Posts Tagged ‘world religions’

Everything written by Joan Chittister, OSB, challenges me to live with more purpose and integrity. Her words are infused with a deep knowing that God does not want empty praise, but wholehearted commitment that results in active love. In For Everything a Season, she reflects on a well-known passage from Ecclesiastes. Her powerful voice will help you see more in this small passage than you ever thought possible.

Chittister calls us to look closely, consciously, with fresh eyes as life unfolds. She challenges readers to not be dulled by the cultural norms and expectations of consumerism; rather, we should strive to pursue goodness, that for which God has created us. For Everything a Season is the gift of a spiritually mature, self-reflective writer who calls to readers with urgency in her voice.

When I think of this Bible text I usually hear the music of The Byrds conveying the rhythms of our lives. The verses seem a simple collection of observations on the ups and downs. A time to weep? Of course, because sometimes we are happy, and other times we are sad. Yet in Chittister’s view, this is a much more pressing matter, critical for our spiritual life. As Jesus wept for his people in Jerusalem, so we are called to weep over the broken in our midst. “We must stay eternally restless for justice, for joy. Restless enough to cry out in pain when the world lacks them.” Our lives are a holy responsibility to our Creator God and to one another, and Chittister pleads that we take this seriously.

I am thankful for the fresh perspective I gained on this familiar Bible passage. Whether you read the book in one sitting, or take time to savor each topic individually, this volume promises rich opportunities for reflection.

Disclosure: A copy of this book was provided by the publisher for review purposes. No fee was received by the reviewer.

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This month three million Muslims, including more than 11,000 from the U.S., will make the Hajj, insha’Allah (God willing). All Muslims who are physically and economically able are expected to make the Hajj, a pilgrimage to Mecca, Saudi Arabia, sometime during their life. The Hajj takes place at a set time of year and requires pilgrims to follow a series of prescribed rituals and procedures. The pilgrim’s actions commemorate events in the life of the Prophet Abraham (Ibrahim), as described in the Qur’an.

Author Na’ima B. Robert has written Going to Mecca, a lyrical children’s book that makes a beautiful introduction to the Hajj. Her text provides enough facts to properly inform and to create splendid scenes in the reader’s imagination; yet her language is spare enough to not overwhelm younger readers, or those unfamiliar with Islam. On page 6, a pilgrim arrives in the Sacred Mosque and recites talbiya, the pilgrim’s prayer:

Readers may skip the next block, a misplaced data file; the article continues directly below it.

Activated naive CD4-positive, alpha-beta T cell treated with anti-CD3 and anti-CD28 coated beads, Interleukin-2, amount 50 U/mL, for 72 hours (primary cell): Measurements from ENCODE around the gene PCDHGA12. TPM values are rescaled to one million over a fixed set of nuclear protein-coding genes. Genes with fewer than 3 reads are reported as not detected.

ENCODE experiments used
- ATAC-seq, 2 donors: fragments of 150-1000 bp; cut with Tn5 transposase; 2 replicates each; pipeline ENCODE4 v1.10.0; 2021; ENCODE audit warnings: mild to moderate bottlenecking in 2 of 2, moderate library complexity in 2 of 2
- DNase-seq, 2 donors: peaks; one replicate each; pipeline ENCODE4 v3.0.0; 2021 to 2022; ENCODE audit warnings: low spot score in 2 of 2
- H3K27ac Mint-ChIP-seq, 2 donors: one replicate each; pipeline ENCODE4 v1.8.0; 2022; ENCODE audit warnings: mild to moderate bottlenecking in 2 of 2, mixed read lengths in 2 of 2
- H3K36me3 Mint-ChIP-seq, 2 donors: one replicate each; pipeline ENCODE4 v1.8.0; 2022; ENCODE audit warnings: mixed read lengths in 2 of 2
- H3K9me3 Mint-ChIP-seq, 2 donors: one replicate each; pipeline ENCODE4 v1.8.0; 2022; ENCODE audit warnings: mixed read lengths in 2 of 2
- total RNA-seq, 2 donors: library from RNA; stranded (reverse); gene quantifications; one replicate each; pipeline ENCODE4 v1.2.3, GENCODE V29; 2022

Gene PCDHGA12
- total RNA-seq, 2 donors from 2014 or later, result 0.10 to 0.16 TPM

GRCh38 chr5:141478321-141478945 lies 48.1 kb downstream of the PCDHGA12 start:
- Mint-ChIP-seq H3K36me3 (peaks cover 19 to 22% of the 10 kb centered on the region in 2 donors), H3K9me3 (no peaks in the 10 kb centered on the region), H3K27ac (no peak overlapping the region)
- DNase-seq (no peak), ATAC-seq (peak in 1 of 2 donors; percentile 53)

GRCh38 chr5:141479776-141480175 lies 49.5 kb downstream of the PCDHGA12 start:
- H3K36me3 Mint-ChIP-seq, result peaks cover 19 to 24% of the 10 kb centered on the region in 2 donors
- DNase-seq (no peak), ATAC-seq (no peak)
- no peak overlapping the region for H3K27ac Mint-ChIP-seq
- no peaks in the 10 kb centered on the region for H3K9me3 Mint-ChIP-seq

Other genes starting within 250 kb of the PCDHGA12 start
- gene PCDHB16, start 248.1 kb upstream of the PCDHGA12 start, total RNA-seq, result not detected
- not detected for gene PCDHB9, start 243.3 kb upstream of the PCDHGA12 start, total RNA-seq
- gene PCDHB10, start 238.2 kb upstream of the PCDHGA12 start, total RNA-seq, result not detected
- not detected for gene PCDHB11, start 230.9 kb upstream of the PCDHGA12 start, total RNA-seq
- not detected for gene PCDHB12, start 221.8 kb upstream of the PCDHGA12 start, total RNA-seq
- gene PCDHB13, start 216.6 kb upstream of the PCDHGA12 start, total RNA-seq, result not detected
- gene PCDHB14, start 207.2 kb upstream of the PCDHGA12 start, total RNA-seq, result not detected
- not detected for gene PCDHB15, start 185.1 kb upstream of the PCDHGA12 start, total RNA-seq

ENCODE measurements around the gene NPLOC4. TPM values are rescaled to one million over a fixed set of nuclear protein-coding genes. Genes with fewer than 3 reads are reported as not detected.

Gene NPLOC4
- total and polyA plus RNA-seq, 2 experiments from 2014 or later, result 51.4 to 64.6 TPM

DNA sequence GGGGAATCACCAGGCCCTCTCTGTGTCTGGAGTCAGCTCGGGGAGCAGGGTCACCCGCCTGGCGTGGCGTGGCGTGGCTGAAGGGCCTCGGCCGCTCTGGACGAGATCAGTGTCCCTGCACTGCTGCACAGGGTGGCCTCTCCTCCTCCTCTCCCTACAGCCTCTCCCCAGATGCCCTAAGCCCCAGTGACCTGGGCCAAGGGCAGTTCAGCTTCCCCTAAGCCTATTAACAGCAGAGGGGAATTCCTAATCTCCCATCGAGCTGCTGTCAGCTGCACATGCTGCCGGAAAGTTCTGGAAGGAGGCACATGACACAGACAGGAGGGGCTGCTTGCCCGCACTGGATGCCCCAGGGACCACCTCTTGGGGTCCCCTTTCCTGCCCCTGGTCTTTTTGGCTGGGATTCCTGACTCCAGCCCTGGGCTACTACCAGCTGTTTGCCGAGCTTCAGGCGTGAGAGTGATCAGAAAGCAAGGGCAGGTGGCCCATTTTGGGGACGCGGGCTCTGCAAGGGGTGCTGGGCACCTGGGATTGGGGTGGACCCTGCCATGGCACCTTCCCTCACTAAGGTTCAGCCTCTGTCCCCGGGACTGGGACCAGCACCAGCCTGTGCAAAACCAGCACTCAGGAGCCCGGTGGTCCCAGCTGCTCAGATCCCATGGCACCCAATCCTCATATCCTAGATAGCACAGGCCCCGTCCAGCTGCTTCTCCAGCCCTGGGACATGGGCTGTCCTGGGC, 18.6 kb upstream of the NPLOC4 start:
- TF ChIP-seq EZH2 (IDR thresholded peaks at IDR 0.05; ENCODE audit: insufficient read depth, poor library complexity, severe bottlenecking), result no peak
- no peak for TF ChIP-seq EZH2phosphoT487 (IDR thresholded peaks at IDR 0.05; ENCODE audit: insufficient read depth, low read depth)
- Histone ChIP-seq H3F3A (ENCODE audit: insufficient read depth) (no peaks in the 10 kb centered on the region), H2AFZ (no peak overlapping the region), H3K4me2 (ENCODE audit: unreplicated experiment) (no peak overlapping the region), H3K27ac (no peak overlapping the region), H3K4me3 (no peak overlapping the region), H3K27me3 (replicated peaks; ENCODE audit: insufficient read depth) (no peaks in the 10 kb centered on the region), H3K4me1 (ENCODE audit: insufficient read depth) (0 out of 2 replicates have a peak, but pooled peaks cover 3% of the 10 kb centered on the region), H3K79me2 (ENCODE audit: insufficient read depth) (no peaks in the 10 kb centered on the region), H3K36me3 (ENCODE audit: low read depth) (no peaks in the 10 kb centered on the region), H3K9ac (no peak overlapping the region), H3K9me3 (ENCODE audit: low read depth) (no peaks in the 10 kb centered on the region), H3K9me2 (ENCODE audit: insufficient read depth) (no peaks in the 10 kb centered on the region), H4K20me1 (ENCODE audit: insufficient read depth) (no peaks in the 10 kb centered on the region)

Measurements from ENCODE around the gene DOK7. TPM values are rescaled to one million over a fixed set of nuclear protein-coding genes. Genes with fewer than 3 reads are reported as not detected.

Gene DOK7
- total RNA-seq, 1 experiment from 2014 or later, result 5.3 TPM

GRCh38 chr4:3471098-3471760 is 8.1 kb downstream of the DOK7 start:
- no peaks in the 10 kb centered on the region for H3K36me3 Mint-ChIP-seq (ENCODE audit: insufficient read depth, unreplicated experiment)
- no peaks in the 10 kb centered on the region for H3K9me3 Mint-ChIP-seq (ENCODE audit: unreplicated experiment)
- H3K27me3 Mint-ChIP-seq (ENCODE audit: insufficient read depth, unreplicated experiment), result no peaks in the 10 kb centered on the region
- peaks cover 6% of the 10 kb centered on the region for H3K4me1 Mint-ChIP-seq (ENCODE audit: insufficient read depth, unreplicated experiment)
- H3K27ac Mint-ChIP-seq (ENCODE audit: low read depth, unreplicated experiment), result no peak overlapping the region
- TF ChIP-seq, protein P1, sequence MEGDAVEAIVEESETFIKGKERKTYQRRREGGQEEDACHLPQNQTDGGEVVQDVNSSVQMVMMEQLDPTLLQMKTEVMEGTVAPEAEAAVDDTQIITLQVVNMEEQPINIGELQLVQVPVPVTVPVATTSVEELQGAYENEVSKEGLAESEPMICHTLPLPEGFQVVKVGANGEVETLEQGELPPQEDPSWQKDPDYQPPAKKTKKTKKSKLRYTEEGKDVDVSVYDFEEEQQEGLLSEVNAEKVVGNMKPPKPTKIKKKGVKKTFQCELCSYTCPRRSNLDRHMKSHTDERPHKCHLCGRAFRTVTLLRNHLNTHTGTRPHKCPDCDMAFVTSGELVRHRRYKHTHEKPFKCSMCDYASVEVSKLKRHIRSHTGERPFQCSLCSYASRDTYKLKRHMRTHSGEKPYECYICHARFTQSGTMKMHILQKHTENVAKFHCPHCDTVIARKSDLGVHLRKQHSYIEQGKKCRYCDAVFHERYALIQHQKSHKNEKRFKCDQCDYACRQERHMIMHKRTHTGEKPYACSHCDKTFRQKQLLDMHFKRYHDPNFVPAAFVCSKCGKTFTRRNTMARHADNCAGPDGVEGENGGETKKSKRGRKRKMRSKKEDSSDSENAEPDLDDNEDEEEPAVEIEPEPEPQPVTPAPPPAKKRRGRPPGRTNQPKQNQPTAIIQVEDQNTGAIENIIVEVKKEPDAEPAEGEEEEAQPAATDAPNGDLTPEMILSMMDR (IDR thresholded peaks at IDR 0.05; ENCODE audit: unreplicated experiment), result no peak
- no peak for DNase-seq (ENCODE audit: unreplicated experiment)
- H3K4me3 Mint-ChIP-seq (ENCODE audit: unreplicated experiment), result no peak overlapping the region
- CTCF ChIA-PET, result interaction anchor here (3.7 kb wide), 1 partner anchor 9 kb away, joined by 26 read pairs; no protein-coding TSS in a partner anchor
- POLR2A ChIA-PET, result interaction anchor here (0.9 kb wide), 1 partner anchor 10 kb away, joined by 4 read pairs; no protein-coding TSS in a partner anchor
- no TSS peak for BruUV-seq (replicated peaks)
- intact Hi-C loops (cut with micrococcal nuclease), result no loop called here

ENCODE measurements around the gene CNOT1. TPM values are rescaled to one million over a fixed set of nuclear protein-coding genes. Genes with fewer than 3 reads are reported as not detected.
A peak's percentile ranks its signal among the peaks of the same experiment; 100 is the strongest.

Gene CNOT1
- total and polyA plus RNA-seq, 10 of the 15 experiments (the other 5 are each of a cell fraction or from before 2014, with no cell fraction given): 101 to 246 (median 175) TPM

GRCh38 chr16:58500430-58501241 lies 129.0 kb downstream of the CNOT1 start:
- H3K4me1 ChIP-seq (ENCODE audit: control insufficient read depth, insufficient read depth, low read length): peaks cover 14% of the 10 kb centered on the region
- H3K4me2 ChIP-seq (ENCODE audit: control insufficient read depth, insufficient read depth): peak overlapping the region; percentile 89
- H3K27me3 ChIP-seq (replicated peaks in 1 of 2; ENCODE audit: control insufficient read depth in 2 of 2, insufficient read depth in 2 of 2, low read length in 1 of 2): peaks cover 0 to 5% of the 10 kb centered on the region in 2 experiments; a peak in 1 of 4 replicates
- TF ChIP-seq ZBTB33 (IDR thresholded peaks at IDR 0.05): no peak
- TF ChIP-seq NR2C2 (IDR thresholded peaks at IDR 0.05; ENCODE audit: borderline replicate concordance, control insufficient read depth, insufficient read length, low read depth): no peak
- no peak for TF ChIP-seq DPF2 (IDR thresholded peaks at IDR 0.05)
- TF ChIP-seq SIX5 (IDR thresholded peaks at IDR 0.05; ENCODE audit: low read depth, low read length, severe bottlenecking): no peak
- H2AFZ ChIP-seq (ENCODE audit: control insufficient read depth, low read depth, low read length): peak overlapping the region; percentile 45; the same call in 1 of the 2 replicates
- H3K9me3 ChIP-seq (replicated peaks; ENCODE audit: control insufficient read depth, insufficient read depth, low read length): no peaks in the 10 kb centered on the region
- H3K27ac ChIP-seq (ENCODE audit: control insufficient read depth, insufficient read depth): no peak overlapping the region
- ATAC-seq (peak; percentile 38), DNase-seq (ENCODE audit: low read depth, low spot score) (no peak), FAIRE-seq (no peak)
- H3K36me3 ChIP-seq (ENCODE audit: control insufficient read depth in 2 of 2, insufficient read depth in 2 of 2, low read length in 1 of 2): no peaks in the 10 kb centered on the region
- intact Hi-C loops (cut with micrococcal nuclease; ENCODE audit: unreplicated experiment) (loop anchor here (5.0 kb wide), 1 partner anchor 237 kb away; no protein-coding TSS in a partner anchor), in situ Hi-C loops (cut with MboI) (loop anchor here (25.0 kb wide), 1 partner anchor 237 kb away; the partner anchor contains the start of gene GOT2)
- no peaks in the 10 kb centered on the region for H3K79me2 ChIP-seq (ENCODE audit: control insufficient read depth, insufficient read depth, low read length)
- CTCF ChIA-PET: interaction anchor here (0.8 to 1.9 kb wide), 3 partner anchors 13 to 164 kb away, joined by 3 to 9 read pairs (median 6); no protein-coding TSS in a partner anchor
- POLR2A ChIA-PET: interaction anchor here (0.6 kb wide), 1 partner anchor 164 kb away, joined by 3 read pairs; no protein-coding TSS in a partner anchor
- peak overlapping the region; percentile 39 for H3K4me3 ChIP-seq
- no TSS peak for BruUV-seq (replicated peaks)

Call with a pilgrim
As she utters a prayer,
And says the words
That will make her draw near:
“Labbayk Allahumma labbayk.”
“Here I am, O my Lord, here I am.”

The narrative carries the reader on a journey of accompaniment through the rites of pilgrimage to the welcoming home. At the end of the book the reader will find a small glossary, providing further detail about important places in the story.

The pages of Going to Mecca are richly illustrated by Valentina Cavallini with scenes of mixed media collage. The colors are varied and cheerful, and the people in the story realistically reflect the varied skin tones of humanity. When I shared the book with my artistic 8-year-old daughter, we took turns exclaiming over the detail and patterns within each page. I would not be surprised to see my daughter create some artwork inspired by Cavallini’s style. The textures and patterns in the artwork are absolutely lovely.

This book would be an ideal choice to share with children who have family members and friends making the pilgrimage, or for teachers to share with their classes. Parents will find that the text provides many openings for sharing more detail with children as their level of interest deepens. For this reason, the book is suitable for a range of ages. Older children even might use the poetic phrasings as models for their own writing.

I thoroughly enjoyed this book, and enthusiastically recommend it. May all of those who are making the Hajj have safe journeys.

Note: The number of estimated pilgrims cited above is based upon US State Department figures from September 2012.

Disclosure: I received a copy of this book from the publisher for review purposes. No fee was received for this review.

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Bookshelves and airwaves are full of voices that describe Islam as a monolithic religion, and Muslims as a homogenous body. This could not be further from the truth. Muslims are an extremely diverse worldwide religious group, and in the U.S. that diversity is especially pronounced. When we overlook diversity, we render invisible our fellow humans. With the book I Speak for Myself: American women on being Muslim, White Cloud Press highlights and lifts up the voices of individual, diverse Muslim women.